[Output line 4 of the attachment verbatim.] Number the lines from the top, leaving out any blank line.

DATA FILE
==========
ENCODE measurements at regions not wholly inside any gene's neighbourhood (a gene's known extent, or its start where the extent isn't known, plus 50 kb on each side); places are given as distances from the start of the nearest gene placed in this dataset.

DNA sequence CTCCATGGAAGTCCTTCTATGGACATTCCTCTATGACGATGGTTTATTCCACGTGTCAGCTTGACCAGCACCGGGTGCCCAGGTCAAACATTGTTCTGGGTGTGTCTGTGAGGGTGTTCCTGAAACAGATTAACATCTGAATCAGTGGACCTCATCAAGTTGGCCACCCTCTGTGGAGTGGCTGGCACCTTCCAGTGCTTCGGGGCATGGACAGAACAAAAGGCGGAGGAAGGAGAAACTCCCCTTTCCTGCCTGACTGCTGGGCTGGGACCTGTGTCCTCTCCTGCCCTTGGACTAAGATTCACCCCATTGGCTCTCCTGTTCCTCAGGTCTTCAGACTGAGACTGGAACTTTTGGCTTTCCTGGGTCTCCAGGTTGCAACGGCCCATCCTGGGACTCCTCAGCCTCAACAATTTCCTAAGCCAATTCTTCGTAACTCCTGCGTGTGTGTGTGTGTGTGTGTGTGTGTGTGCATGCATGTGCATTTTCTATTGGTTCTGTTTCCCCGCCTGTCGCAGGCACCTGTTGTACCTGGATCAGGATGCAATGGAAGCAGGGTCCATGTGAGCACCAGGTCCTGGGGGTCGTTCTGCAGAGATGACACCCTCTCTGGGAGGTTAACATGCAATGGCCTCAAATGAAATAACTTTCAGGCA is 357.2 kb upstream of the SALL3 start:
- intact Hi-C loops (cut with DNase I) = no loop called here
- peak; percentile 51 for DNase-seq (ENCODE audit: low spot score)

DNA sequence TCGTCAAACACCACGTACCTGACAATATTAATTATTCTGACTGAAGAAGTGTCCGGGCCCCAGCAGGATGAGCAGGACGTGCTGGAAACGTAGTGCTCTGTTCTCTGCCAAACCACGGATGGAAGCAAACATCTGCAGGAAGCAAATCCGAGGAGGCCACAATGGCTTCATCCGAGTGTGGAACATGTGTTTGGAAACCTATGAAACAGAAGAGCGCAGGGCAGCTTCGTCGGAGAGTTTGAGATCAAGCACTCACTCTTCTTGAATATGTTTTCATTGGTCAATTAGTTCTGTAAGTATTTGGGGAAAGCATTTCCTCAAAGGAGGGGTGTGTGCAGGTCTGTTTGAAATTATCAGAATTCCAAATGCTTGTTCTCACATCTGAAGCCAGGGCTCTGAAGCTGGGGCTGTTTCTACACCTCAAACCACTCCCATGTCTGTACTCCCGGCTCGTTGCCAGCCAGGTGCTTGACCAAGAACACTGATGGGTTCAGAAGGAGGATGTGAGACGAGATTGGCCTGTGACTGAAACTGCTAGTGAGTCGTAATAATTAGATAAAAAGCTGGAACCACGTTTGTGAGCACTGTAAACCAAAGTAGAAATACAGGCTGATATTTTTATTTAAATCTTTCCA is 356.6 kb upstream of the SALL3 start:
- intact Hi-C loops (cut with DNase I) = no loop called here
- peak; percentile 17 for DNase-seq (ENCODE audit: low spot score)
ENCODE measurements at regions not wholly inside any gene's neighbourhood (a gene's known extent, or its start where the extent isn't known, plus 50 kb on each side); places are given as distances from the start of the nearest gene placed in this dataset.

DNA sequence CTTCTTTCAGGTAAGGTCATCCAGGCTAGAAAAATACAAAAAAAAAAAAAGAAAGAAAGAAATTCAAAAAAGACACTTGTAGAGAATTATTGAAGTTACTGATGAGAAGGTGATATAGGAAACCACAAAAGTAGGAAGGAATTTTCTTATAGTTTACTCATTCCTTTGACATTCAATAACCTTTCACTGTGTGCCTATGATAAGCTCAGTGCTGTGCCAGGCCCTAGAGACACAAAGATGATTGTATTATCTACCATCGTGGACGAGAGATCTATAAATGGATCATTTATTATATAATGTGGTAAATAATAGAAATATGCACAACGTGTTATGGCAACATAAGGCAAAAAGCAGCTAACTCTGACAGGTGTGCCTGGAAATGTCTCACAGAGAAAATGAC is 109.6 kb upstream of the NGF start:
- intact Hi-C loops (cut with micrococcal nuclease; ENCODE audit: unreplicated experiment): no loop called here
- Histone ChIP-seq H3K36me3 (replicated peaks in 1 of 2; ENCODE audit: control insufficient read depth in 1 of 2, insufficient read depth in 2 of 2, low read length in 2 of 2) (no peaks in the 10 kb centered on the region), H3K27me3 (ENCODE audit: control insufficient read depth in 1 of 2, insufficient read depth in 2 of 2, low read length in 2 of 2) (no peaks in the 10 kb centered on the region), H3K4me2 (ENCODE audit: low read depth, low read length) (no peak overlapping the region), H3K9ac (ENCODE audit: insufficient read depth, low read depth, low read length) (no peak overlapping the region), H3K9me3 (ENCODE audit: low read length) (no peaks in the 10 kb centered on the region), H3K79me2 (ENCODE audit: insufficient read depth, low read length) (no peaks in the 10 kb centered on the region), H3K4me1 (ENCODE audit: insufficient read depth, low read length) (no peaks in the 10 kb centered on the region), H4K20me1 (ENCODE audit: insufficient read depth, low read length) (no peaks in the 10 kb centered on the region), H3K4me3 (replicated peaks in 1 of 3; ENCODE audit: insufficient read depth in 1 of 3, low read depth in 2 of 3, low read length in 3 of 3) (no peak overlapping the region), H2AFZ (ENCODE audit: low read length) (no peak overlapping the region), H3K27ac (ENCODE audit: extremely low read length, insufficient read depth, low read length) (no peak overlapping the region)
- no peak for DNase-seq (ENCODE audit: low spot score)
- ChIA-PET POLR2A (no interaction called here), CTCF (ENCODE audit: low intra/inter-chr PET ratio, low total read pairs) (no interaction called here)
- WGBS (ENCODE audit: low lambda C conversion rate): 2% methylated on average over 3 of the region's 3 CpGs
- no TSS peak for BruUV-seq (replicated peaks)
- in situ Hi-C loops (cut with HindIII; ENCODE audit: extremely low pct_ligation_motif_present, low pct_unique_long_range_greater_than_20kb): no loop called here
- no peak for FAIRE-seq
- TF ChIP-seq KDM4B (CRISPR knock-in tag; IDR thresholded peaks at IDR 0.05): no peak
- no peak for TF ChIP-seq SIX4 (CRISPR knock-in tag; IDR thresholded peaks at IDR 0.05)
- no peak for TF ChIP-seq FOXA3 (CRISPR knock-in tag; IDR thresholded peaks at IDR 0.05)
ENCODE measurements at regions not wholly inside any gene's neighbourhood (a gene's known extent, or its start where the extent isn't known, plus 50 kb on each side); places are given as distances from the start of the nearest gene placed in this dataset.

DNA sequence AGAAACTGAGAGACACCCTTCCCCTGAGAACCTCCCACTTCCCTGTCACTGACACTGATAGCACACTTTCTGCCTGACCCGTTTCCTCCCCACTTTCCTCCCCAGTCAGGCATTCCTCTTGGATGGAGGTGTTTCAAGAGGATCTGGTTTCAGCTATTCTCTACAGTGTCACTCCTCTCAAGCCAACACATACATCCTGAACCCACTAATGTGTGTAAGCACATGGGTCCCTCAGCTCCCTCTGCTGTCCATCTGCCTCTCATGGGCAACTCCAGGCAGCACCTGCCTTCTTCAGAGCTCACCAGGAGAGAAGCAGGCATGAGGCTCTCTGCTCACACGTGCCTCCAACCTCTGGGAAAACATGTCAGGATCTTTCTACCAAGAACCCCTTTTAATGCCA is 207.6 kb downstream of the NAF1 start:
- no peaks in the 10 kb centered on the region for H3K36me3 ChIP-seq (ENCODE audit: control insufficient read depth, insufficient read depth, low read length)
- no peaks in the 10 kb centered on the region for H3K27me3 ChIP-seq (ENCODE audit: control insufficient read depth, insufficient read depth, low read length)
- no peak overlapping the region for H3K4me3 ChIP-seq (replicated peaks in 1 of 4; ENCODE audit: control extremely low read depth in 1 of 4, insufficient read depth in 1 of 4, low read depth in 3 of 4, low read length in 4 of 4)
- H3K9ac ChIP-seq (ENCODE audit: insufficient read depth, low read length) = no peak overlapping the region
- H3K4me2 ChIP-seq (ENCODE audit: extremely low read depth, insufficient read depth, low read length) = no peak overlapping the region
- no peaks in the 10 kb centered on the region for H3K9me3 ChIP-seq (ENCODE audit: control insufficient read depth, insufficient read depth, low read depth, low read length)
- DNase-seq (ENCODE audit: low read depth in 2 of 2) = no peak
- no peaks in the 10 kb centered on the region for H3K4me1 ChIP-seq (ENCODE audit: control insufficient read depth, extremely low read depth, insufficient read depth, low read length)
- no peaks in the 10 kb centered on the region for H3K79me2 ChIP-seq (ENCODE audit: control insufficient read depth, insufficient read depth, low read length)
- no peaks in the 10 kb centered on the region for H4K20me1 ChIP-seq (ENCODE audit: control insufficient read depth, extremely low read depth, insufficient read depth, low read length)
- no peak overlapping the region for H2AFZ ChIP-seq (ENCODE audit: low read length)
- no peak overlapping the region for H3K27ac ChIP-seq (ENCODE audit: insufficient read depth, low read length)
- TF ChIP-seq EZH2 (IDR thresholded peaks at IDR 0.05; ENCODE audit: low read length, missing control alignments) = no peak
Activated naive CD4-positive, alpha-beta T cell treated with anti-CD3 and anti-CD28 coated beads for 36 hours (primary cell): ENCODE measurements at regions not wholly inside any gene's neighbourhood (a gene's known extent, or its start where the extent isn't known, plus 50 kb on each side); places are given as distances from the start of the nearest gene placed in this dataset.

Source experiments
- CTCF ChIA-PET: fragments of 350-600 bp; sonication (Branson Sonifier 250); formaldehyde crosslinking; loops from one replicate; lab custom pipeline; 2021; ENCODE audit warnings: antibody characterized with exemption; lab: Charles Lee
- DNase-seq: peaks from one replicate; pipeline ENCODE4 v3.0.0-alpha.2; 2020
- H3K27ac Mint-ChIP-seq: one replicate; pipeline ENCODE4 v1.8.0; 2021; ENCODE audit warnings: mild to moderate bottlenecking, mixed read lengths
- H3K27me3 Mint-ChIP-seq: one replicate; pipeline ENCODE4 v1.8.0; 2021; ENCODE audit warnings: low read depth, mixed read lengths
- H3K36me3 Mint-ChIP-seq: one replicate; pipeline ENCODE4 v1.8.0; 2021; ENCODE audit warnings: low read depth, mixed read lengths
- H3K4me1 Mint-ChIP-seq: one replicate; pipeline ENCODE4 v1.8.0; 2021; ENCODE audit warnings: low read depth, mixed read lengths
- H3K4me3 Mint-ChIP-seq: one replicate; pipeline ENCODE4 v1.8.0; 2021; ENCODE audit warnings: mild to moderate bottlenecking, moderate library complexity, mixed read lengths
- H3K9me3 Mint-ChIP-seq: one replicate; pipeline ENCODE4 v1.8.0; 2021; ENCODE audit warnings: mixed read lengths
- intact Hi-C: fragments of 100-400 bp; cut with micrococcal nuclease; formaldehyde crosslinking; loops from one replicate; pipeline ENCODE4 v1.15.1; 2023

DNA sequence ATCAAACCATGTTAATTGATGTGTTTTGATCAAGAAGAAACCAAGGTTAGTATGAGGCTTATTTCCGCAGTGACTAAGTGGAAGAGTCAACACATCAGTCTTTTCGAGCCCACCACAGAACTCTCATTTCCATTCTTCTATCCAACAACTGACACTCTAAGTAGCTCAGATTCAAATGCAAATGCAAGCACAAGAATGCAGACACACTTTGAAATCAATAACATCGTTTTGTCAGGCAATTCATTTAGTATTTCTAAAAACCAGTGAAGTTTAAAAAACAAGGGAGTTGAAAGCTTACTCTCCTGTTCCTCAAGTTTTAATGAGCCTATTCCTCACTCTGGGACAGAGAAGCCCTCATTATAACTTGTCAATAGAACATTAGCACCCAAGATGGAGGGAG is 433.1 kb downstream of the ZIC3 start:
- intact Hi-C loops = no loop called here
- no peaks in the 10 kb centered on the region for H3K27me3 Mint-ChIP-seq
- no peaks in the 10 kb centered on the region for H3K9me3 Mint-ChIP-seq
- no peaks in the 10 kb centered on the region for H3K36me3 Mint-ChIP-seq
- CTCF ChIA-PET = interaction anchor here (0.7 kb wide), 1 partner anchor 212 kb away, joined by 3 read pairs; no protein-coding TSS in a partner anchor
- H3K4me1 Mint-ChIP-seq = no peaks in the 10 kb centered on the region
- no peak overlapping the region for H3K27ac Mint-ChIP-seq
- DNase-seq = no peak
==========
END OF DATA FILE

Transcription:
- peak; percentile 51 for DNase-seq (ENCODE audit: low spot score)